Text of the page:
In: email marketing campaign

Black Friday Email Marketing: Tips to Drive in More Business

Developing a Black Friday email marketing plan is crucial for any company if you wish to do well during the holiday...

Email Marketing: A Balancing Act Between Images and Text

Images are a great way to spruce up your email marketing; they make emails much more visually interesting than plain text, and often increase engagement metrics as a result. However, sometimes email marketers take this desire to design flashy emails too far, and end up turning the entire email into one big image. While these image-only emails may be very visually appealing, they also come with some big disadvantages that you may want to consider before jumping aboard the image-only train.

Digital Overload and the Power of Direct Mail Marketing

How many emails did you receive yesterday? Over 50? Over 100? As email marketing becomes more and more popular as a marketing medium, it is no secret that the number of emails filling up people’s inboxes is growing exponentially. Unfortunately, this is not a good sign for email marketers, because it means that every email has to overcome much more competition in order to get opened, let alone clicked on. We call this “Digital Overload”, and it severely limits the efficacy of email marketing efforts.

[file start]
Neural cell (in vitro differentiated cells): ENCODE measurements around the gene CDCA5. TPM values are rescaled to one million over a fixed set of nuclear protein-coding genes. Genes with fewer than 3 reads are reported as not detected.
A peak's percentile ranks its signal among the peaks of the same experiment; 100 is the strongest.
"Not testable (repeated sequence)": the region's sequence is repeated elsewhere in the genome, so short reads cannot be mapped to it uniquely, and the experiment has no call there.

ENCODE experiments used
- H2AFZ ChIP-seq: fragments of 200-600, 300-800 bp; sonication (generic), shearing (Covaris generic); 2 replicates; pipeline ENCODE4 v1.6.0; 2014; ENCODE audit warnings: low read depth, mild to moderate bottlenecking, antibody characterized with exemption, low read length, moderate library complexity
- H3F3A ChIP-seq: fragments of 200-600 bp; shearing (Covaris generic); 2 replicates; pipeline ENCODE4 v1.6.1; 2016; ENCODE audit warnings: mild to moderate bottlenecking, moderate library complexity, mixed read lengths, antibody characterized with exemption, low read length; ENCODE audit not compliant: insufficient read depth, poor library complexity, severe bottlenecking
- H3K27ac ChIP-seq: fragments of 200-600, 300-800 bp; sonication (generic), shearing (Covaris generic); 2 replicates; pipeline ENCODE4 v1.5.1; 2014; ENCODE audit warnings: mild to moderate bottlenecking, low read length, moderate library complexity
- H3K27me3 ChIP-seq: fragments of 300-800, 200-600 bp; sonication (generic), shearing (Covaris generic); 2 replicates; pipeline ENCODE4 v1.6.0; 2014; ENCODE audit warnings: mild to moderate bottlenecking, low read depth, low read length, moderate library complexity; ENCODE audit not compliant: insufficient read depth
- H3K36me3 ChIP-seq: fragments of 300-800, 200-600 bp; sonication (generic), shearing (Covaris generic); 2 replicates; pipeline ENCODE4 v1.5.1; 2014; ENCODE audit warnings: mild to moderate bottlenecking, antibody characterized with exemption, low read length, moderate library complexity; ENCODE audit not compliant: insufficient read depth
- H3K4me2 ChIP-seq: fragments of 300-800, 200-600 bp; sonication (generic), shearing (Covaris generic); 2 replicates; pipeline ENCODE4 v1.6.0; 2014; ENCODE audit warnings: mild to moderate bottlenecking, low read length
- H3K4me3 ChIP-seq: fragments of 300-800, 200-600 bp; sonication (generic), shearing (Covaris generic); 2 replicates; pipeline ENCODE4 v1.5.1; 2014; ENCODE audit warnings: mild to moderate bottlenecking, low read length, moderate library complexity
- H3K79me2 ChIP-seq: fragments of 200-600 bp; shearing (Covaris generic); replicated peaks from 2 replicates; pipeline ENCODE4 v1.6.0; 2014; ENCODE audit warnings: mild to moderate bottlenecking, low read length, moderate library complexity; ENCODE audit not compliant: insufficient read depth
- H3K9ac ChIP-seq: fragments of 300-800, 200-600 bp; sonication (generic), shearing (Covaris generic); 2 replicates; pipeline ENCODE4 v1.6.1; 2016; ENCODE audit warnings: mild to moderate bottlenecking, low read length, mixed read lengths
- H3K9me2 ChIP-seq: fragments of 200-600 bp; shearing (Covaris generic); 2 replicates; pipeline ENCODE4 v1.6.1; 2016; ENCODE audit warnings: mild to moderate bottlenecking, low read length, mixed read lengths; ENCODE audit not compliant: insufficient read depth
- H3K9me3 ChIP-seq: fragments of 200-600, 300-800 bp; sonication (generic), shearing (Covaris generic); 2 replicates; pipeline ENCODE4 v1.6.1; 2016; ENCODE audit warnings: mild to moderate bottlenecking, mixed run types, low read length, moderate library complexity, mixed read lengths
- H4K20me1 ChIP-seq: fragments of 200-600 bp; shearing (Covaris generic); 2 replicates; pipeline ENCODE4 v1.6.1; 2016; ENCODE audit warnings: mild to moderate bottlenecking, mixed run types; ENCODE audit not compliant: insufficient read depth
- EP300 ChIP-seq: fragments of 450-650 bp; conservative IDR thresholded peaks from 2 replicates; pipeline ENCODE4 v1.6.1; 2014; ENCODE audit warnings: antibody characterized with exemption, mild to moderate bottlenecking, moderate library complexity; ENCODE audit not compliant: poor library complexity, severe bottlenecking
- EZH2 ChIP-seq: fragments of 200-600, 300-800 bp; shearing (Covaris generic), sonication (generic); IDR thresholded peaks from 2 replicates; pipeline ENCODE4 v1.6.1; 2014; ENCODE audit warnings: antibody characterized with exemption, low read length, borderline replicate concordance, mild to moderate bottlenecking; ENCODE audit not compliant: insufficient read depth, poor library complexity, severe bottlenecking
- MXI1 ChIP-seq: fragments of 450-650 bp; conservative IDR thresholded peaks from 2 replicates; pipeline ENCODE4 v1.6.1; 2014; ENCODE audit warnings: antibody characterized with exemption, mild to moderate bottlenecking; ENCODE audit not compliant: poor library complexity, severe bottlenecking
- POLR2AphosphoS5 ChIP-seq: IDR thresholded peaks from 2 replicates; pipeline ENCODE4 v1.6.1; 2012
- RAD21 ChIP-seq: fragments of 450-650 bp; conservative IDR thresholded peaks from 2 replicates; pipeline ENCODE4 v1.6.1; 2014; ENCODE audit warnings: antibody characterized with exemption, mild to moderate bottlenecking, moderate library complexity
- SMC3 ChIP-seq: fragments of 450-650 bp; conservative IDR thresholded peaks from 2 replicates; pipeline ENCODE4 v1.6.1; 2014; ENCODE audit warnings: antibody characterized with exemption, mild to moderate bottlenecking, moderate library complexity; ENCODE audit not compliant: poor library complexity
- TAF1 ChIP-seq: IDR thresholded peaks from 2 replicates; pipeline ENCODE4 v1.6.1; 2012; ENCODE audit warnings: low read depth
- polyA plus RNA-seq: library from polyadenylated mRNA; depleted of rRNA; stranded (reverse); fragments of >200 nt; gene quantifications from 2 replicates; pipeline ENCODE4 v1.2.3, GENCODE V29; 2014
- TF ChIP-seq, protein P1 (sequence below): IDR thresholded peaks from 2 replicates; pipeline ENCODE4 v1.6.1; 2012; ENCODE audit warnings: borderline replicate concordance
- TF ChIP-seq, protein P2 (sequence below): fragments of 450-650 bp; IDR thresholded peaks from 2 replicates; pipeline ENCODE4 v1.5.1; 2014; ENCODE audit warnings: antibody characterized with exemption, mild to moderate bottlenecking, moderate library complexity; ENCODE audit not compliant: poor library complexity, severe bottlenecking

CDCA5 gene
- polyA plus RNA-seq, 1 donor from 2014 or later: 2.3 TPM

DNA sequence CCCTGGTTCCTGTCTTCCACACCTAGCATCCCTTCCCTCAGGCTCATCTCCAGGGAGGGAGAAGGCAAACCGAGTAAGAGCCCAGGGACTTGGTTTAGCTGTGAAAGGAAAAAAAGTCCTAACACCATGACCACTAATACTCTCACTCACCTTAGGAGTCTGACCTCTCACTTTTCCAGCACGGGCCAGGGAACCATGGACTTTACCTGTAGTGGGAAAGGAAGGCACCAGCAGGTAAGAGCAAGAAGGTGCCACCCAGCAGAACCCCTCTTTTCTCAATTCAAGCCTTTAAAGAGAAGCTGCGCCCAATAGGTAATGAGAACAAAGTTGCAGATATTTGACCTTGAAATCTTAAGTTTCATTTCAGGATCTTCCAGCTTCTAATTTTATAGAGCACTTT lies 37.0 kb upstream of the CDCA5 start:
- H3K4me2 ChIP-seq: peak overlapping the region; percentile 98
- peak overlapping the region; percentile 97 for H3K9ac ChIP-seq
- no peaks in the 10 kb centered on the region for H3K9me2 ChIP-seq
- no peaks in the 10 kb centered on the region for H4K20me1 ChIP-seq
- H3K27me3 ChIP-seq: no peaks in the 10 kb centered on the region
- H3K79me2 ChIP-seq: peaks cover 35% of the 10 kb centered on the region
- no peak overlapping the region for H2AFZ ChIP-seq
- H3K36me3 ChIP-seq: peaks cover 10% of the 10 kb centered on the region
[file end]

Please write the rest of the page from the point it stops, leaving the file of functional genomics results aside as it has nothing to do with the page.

Tips for Split-Testing Your Email Campaigns

When I was preparing to send out my very first email campaign, I remember thinking that email marketing would be so simple. Boy, was I wrong! Any seasoned email marketer can tell you that conducting an email campaign, and a successful one at that, is a very tricky process, full of hurdles and straight-up uncertainty. It’s usually pretty obvious when a campaign falls flat on its face, but for other campaigns that seem to do alright, it can be hard to tell if your email marketing is really living up to its potential. Even worse, if you suspect that your emails could be performing better, it can be difficult to figure out exactly what will improve them. If you’ve ever been caught in this predicament, you might want to give split-testing a try.